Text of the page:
"Three people e-mailed about that ad for Cinnamon’s buck kid," Sarah Seller tells her husband, Doubting Dan.
"Well, we’ll see," he replies. "Remember Poppyseed?"
Sarah did remember Poppyseed, a yearling doe that she had "sold" last fall. While waiting for their buyer to make shipping arrangements, winter had come and gone, and Poppyseed had freshened. Sarah remembered Saffron’s doe kids too. Her goat friend, Enthusiastic Emily, had ordered two doe kids from Saffron after watching her win best in show last summer. Well, Saffron had produced the kids, but Emily had delayed picking them up until they were two months old, then finally confessed to financial problems and asked for her deposit to be returned. Now Sarah had two extra kids and no buyer.
Sarah knew that promises can be broken and that sales fall through. She learned the hard way not to expect too much when she gets a reply.
Twenty years ago, perhaps just 10 years ago, before Internet use was commonplace, buying a goat was a little different. Breeders perused ads in trade magazines, or looked up contact info in goat directories. They called or wrote notes requesting sales lists and additional information.
Inquiring about a goat for sale or for information about a herd required a little bit of effort. A few cents spent on a stamp or phone call, was a small investment of money and time. But it takes just seconds to send an e-mail, and many people do so often, even when they have no intention of purchasing the goat advertised. Vice versa, as buyers it’s a good thing to learn how to say no.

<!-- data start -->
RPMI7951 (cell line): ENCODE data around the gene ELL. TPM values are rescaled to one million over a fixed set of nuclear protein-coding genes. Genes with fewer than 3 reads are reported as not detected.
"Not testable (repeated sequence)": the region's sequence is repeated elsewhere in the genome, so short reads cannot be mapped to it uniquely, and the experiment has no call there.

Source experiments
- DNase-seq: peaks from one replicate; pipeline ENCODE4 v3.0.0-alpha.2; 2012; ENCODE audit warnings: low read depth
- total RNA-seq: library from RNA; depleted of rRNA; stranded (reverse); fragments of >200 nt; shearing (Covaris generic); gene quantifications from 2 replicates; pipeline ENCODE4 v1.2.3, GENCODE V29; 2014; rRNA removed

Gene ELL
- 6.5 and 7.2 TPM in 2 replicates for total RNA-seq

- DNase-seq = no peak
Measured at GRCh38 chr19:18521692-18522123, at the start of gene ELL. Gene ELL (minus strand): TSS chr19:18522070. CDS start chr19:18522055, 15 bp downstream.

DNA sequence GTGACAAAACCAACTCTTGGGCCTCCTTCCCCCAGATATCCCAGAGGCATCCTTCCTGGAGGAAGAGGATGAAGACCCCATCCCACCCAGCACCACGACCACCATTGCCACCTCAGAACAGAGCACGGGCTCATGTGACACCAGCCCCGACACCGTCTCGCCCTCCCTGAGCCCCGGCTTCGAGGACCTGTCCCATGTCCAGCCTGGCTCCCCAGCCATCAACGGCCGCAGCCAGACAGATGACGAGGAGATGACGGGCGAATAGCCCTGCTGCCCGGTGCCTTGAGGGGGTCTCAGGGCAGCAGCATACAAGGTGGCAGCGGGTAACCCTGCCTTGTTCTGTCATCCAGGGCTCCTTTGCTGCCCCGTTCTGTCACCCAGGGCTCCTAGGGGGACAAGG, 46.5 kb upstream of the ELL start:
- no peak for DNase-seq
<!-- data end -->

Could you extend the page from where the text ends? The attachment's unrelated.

Many people are on e-mail lists and regularly receive messages about goats for sale. It’s tempting to respond, but this should really be done only if interest is genuine. If one is buck shopping, and makes an inquiry about a buck kid being advertised, great. There is nothing wrong with collecting more information. However, once the questions are answered on pedigree, price etc. and interest wanes, it’s only right to let the person selling know if a decision against making the purchase is made. Let the seller know! They have invested time and energy in answering e-mails or phone calls, and mailing photos or pedigrees. A seller may be disappointed, but no one likes to be left hanging. Send a quick note to say, "Thanks for your time. I have decided that the buck kid will not fit my needs right now." Keep it short and simple, but respect the other breeder by acknowledging the effort they made to assist you, and inform them of your decision.